By our estimations, the house here at Arborlon was built about 20 years ago.We don’t know who built it, but as we’ve lived here now for two years, we’ve noticed how well they designed the aspects of the house to achieve natural heating and cooling. We have no need for heating or air-conditioning!
Being off-grid, we try to make use of everything. The rule of Reduce, Re-use and Recycle is always on our mind here at Arborlon. So when we had accumulated enough flour containers, we decided to make them into something useful instead of tossing them in the recycling bin. In their second life they have become cloches in our veggie garden to help protect our young seedlings from being eaten by critters.
What do you do when nature throws you too much spinach, you make Spanikopita!
Growing your own food is one thing, but eating the food you grow is a whole other thing. You have to be prepared with recipes and ideas of how to use the abundance of food that nature gives you, which prompted me to start posting some recipes to help us all use our home grown veg. So,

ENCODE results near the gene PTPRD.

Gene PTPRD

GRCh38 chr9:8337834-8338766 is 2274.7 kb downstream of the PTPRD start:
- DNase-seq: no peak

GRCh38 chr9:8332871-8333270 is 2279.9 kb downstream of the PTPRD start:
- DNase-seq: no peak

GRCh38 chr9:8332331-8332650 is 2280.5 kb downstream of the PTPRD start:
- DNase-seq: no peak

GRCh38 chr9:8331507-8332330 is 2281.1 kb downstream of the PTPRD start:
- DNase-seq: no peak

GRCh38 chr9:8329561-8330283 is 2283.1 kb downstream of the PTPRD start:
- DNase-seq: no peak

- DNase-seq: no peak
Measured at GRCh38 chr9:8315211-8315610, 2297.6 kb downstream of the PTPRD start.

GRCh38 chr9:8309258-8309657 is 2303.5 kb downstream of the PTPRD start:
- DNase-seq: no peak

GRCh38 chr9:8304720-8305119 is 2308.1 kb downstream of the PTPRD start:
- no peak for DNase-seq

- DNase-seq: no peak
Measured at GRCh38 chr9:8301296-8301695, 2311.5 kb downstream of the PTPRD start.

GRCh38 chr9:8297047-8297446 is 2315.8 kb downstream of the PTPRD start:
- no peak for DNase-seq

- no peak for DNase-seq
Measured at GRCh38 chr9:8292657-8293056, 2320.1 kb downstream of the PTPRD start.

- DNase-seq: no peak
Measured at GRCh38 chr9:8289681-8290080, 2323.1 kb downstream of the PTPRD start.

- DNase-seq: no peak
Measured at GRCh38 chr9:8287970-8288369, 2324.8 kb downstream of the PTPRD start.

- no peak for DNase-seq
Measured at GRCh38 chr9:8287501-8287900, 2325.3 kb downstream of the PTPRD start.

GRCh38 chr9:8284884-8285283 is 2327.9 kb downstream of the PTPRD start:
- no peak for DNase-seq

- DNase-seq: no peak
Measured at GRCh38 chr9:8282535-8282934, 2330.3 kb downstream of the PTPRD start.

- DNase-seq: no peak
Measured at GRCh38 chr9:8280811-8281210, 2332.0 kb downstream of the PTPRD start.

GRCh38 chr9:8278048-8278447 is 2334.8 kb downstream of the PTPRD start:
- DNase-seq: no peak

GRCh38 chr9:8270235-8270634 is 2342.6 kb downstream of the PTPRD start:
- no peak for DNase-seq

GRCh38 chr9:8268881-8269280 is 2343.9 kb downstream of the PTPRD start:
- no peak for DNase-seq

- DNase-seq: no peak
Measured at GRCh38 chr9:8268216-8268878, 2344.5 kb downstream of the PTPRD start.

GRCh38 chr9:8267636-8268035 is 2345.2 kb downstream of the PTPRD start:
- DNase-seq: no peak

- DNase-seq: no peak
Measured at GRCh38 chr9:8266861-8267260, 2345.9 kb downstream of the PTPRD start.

Living off-grid require some changes to how you do things. I’ve found it’s been a few small changes that have made the biggest difference in our power consumption. Here are a few of my favorite things that I’ve found useful for off-grid living.
Save your egg shells to make great calcium for the garden. Food scraps are great for worms, but worms don’t digest egg shells, so instead of throwing them out, you can store them in a separate container to be ground into calcium powder for the garden.
Living off-grid means you are completely dependent on the weather. A cloudy day effects how things are done around the house but three days without sun on the solar panels results in very low power.
We noticed the small birds in our backyard were searching for water, so we created a birdbath for them simply by turning an old plastic garbage bin lid upside down and placing it on a galvanized bin for support.
Because we are building walls, deck, garden beds etc, we make regular trips to our local hardware for the supplies we need. But today disaster struck!
While collecting 3.0 m pine sleepers from our local Bunnings, we dropped one and it landed on Shionagh’s foot!
Comfrey helps to provide nutrients for your soil and the leaves are great for the compost heap as comfrey’s quick rotting leaves work with bacteria and soil organisms to help speed the composting of dried leaves and other high carbon materials.
We plant comfrey in all of our garden beds because the deep tap roots help to break up our heavy clay soil.